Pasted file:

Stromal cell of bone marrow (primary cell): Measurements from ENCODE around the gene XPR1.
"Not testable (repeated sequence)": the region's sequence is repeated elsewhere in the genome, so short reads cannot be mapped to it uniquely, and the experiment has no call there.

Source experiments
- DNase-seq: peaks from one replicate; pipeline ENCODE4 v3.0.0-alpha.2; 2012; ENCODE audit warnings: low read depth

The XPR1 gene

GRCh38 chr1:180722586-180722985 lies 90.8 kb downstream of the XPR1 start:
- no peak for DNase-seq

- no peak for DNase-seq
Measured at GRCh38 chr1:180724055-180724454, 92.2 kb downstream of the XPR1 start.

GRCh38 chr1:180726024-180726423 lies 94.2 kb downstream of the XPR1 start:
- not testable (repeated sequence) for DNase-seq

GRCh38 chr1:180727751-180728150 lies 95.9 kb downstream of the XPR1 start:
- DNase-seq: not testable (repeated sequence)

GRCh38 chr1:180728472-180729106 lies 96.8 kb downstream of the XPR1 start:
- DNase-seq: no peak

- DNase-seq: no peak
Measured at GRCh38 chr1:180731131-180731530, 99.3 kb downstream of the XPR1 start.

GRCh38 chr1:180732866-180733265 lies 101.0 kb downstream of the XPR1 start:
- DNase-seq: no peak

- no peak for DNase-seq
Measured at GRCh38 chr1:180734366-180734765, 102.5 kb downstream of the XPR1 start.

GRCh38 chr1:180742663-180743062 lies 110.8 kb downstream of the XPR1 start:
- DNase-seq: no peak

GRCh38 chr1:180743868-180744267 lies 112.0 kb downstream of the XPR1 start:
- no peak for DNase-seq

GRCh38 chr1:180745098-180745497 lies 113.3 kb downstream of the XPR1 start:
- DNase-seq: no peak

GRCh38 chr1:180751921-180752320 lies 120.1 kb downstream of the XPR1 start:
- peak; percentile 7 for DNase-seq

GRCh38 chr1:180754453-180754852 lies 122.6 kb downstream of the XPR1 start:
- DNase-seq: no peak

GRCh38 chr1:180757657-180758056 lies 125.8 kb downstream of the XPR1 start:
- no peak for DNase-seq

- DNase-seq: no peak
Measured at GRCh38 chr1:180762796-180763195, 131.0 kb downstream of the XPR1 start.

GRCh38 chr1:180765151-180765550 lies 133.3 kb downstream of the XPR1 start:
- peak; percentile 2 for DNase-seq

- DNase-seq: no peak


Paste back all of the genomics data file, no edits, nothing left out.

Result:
Stromal cell of bone marrow (primary cell): Measurements from ENCODE around the gene XPR1.
"Not testable (repeated sequence)": the region's sequence is repeated elsewhere in the genome, so short reads cannot be mapped to it uniquely, and the experiment has no call there.

Source experiments
- DNase-seq: peaks from one replicate; pipeline ENCODE4 v3.0.0-alpha.2; 2012; ENCODE audit warnings: low read depth

The XPR1 gene

GRCh38 chr1:180722586-180722985 lies 90.8 kb downstream of the XPR1 start:
- no peak for DNase-seq

- no peak for DNase-seq
Measured at GRCh38 chr1:180724055-180724454, 92.2 kb downstream of the XPR1 start.

GRCh38 chr1:180726024-180726423 lies 94.2 kb downstream of the XPR1 start:
- not testable (repeated sequence) for DNase-seq

GRCh38 chr1:180727751-180728150 lies 95.9 kb downstream of the XPR1 start:
- DNase-seq: not testable (repeated sequence)

GRCh38 chr1:180728472-180729106 lies 96.8 kb downstream of the XPR1 start:
- DNase-seq: no peak

- DNase-seq: no peak
Measured at GRCh38 chr1:180731131-180731530, 99.3 kb downstream of the XPR1 start.

GRCh38 chr1:180732866-180733265 lies 101.0 kb downstream of the XPR1 start:
- DNase-seq: no peak

- no peak for DNase-seq
Measured at GRCh38 chr1:180734366-180734765, 102.5 kb downstream of the XPR1 start.

GRCh38 chr1:180742663-180743062 lies 110.8 kb downstream of the XPR1 start:
- DNase-seq: no peak

GRCh38 chr1:180743868-180744267 lies 112.0 kb downstream of the XPR1 start:
- no peak for DNase-seq

GRCh38 chr1:180745098-180745497 lies 113.3 kb downstream of the XPR1 start:
- DNase-seq: no peak

GRCh38 chr1:180751921-180752320 lies 120.1 kb downstream of the XPR1 start:
- peak; percentile 7 for DNase-seq

GRCh38 chr1:180754453-180754852 lies 122.6 kb downstream of the XPR1 start:
- DNase-seq: no peak

GRCh38 chr1:180757657-180758056 lies 125.8 kb downstream of the XPR1 start:
- no peak for DNase-seq

- DNase-seq: no peak
Measured at GRCh38 chr1:180762796-180763195, 131.0 kb downstream of the XPR1 start.

GRCh38 chr1:180765151-180765550 lies 133.3 kb downstream of the XPR1 start:
- peak; percentile 2 for DNase-seq

- DNase-seq: no peak